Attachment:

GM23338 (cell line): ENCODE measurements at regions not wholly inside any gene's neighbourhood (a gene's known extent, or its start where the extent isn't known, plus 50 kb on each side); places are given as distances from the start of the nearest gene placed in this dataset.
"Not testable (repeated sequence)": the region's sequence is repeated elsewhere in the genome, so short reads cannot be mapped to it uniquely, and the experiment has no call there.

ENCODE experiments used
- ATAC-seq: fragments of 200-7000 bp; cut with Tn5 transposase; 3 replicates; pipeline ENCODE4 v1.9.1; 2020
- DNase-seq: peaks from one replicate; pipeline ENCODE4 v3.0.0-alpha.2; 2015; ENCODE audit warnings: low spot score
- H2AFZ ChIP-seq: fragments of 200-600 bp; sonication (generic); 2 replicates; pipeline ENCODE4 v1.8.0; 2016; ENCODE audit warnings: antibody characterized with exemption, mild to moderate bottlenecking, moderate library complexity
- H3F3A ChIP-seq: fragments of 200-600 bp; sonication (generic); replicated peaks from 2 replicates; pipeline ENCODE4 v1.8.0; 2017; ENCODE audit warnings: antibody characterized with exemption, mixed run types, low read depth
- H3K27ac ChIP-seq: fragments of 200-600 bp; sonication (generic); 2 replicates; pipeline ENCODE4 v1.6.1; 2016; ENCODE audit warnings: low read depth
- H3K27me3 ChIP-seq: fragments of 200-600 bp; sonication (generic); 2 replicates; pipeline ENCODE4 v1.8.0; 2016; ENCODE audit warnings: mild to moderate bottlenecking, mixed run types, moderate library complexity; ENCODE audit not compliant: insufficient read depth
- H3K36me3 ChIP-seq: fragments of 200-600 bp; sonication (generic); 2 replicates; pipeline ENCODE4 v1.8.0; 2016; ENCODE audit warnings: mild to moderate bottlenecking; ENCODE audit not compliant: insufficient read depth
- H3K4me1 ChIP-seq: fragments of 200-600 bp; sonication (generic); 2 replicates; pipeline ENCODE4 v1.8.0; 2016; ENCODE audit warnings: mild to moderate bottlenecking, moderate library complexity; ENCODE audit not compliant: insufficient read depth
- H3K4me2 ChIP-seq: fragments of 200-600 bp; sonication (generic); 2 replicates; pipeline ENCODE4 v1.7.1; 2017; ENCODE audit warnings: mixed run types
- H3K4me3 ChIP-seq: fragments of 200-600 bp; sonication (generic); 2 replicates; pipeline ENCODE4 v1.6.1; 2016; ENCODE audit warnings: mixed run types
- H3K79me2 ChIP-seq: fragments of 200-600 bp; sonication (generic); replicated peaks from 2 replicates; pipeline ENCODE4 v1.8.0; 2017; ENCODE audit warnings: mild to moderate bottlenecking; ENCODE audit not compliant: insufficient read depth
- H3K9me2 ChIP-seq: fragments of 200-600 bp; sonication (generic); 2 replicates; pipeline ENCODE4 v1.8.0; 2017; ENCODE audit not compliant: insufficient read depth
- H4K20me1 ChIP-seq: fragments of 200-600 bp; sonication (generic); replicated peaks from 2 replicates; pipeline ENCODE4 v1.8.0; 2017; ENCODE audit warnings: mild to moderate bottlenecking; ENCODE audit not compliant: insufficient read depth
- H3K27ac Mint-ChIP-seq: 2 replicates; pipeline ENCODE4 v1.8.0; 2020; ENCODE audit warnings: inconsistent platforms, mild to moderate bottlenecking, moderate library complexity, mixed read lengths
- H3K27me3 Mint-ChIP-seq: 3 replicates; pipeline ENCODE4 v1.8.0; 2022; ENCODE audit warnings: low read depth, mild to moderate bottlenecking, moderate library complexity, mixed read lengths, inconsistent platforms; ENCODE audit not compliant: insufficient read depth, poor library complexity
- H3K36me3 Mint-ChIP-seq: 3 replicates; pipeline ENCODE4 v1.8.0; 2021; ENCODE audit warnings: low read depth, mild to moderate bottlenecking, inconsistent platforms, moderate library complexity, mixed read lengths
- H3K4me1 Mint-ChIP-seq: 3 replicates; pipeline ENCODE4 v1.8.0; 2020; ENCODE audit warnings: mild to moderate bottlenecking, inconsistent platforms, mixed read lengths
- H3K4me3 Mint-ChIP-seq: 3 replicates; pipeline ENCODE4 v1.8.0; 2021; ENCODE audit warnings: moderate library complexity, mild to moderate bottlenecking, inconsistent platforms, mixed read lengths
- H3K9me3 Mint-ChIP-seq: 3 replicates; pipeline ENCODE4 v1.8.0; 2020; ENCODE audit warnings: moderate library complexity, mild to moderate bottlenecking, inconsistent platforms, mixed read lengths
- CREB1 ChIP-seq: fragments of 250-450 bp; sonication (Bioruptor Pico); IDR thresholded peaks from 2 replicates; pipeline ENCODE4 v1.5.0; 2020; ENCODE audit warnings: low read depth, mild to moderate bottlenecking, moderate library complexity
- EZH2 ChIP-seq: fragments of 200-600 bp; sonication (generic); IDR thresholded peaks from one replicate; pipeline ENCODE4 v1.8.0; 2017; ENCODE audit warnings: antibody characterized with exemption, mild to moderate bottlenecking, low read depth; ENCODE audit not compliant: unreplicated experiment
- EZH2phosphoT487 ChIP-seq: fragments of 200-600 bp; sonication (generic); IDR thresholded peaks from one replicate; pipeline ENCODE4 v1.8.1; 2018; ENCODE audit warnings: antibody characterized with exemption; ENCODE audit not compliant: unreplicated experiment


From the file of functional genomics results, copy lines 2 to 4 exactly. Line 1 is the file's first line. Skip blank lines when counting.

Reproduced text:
"Not testable (repeated sequence)": the region's sequence is repeated elsewhere in the genome, so short reads cannot be mapped to it uniquely, and the experiment has no call there.

ENCODE experiments used
- ATAC-seq: fragments of 200-7000 bp; cut with Tn5 transposase; 3 replicates; pipeline ENCODE4 v1.9.1; 2020